I got up early, struggled against the alarm for an hour, and eventually dragged my ass out to work. It’s day five without cigarettes (cold turkey from a pack a day), and I’m not going to jinx it by saying how easy it’s been. I could go on, but the short answer is that I only need to worry about it when I’m in front of a counter that sells ’em, otherwise I can keep my mind pretty occupied.
Work is prototypically insane. My boss expects everyone to put in 60 hours a week because the business is tiny and struggling to survive. While I don’t want the business to fail, I just can’t force myself to care about proprietary scale calibration software—at least, not ’60 hours-a-week’ care. Part of the issue is structural, strangely enough. My boss wrote most of the 76k lines of code himself, and essentially dumped the whole thing in my lap about a month after I figured out the major difference between a web app and a ‘native’ or ‘desktop’ app. In the process, about half of his stuff was 80% done, so you’ve got a bunch of yet-to-be-tested features paired with the newbish web-developer (me). I clumsily broke things trying to fix things, and the related problems.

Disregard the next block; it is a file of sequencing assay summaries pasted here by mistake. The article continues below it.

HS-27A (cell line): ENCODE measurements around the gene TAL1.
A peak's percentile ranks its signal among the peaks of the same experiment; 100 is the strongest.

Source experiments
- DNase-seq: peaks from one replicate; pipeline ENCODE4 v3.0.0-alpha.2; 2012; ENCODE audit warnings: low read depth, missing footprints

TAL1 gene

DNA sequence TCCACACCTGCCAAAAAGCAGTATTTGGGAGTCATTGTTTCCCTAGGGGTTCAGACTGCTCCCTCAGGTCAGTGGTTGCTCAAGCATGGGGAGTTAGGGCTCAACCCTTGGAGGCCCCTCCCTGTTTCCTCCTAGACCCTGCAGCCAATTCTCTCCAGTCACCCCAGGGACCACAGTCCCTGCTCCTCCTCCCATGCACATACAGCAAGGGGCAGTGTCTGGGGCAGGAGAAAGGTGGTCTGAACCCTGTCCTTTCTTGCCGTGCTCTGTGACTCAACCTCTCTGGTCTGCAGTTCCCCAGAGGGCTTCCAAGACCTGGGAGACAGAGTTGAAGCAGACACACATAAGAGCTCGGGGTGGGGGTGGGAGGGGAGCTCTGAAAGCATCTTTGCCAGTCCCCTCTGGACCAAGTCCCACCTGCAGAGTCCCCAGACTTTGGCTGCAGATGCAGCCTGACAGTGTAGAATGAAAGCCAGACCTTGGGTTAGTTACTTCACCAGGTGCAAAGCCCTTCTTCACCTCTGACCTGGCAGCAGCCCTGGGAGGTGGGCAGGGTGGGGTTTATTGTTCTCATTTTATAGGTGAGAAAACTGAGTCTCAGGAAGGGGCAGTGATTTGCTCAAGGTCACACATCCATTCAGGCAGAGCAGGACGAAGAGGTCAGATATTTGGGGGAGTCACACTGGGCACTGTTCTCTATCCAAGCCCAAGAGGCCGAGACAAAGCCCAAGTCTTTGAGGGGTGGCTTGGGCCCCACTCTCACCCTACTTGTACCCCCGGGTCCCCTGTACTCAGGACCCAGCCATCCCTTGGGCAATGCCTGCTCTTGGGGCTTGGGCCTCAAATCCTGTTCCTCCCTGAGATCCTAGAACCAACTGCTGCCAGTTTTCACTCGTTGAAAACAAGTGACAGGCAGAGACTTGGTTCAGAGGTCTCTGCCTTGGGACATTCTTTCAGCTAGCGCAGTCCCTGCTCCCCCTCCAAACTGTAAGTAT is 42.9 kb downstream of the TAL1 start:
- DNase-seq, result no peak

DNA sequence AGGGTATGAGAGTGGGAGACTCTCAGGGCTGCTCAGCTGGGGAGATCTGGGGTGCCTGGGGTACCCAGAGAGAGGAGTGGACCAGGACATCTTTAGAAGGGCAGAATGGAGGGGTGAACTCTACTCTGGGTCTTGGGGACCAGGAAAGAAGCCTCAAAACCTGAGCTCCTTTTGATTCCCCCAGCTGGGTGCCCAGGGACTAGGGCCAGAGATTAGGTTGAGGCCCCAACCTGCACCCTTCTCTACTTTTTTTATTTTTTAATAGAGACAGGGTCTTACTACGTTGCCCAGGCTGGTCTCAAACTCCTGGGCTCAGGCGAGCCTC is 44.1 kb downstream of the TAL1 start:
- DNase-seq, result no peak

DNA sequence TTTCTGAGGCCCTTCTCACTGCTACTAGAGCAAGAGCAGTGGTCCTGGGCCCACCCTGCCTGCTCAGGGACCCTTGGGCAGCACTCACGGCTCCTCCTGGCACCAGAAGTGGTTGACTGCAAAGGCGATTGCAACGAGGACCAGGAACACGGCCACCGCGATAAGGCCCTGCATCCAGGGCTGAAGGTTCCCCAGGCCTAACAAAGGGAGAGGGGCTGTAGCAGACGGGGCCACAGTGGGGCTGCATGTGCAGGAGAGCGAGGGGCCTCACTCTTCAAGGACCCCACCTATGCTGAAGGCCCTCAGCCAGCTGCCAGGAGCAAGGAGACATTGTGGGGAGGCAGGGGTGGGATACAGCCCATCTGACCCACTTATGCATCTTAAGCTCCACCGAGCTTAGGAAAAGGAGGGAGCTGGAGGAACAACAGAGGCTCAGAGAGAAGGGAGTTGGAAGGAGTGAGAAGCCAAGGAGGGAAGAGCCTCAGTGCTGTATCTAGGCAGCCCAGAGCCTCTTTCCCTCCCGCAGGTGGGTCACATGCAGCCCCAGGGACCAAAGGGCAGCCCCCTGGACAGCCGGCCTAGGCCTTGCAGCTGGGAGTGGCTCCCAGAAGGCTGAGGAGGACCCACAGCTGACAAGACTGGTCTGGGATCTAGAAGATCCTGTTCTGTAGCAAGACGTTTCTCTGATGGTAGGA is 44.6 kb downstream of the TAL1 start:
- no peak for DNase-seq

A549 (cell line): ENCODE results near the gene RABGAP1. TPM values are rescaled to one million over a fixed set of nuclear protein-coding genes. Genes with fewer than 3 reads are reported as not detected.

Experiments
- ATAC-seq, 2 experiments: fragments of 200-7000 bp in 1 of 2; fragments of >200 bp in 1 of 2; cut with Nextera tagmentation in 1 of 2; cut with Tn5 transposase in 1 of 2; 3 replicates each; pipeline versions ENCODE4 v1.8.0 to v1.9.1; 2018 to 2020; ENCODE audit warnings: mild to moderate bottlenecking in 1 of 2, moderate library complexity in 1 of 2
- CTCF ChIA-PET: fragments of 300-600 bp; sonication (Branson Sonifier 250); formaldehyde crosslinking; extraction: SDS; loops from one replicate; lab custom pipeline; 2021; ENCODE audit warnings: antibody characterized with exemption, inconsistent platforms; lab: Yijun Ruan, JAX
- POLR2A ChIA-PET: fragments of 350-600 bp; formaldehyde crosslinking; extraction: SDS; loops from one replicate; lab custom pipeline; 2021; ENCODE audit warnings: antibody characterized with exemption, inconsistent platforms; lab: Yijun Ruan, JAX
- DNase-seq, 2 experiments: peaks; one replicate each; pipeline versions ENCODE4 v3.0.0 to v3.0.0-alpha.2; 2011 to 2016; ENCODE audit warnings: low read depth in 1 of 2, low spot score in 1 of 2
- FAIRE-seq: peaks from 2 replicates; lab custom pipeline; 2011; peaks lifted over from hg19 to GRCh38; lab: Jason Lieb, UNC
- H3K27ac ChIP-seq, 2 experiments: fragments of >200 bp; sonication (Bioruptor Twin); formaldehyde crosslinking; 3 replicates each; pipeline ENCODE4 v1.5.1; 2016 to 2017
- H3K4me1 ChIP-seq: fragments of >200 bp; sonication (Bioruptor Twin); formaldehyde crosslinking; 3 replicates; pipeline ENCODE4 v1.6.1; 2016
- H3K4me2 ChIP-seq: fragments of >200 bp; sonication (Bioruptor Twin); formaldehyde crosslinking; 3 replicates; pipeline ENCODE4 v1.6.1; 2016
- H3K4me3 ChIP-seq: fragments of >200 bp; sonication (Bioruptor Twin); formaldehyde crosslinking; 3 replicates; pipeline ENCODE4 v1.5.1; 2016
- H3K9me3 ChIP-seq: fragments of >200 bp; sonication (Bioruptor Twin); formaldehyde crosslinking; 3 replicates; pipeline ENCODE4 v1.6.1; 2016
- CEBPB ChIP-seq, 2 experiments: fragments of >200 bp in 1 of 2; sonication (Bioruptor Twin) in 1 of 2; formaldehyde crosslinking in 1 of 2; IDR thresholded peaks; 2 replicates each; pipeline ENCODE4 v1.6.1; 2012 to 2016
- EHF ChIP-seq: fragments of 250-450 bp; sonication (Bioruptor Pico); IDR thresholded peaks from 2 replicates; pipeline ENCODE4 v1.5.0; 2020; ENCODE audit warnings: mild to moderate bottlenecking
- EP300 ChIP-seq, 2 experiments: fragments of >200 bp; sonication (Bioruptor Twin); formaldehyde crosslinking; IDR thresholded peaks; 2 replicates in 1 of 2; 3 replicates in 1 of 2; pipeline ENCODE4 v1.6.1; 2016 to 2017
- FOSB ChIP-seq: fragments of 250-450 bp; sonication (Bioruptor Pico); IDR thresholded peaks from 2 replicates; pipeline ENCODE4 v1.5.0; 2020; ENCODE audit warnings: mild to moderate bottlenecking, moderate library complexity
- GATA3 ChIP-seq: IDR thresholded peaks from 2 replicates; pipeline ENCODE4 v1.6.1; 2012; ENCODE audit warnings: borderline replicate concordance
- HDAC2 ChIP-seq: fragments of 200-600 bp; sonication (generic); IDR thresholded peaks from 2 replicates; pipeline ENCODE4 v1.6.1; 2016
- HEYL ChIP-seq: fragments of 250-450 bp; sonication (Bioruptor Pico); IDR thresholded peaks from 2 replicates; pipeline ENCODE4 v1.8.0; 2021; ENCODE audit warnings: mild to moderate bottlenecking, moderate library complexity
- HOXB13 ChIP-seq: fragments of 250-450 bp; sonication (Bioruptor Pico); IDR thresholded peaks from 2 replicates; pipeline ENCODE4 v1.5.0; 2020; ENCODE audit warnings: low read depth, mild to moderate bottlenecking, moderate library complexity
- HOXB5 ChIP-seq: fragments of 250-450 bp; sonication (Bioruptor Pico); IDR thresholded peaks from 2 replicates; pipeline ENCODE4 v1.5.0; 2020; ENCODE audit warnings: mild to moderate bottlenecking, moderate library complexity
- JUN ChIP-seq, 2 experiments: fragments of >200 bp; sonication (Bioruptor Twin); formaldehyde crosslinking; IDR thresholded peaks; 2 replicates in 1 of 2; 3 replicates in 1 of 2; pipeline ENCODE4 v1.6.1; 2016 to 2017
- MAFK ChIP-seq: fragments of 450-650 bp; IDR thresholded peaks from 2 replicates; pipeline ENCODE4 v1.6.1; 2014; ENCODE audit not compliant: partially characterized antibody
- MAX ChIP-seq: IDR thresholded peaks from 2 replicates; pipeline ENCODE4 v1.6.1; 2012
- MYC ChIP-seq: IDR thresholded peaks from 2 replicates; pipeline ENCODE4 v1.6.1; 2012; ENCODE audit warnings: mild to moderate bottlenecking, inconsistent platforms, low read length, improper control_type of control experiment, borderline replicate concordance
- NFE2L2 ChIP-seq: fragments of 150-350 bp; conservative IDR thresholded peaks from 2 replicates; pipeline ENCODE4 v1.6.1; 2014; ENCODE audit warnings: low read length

Part of the issue is that there is no QA, tech support, or documentation, so I’ve got to do it myself, and like every other programmer ever, I want to do… um… none of those. That is laziness on my part, but it’s complicated by the facts that there is no “stable” branch (there is a branch labeled ‘stable’, but I’m regularly asked to add totally new features to it, effectively making it unstable), so bug fixes get tested in the same branch as new features, and unless I want to quadruple my workload porting bugfixes between branches there isn’t a way around it.
Long story short the development “process” at my job is a total nightmare. It works fine for custom applications, but that isn’t what we’re developing, the last time I checked. Some amount of customization (templating) is done for clients, and must-have features are implemented upon request, but there is no way to get around the core problems short of telling some customers to live without typically poorly thought-out features for a while.